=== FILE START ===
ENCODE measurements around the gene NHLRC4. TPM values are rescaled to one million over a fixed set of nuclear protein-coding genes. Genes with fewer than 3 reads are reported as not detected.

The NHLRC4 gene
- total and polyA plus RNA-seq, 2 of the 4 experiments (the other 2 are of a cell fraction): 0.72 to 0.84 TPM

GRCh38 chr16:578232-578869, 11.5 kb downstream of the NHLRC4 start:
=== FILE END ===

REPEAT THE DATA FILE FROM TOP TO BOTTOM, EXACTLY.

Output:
ENCODE measurements around the gene NHLRC4. TPM values are rescaled to one million over a fixed set of nuclear protein-coding genes. Genes with fewer than 3 reads are reported as not detected.

The NHLRC4 gene
- total and polyA plus RNA-seq, 2 of the 4 experiments (the other 2 are of a cell fraction): 0.72 to 0.84 TPM

GRCh38 chr16:578232-578869, 11.5 kb downstream of the NHLRC4 start: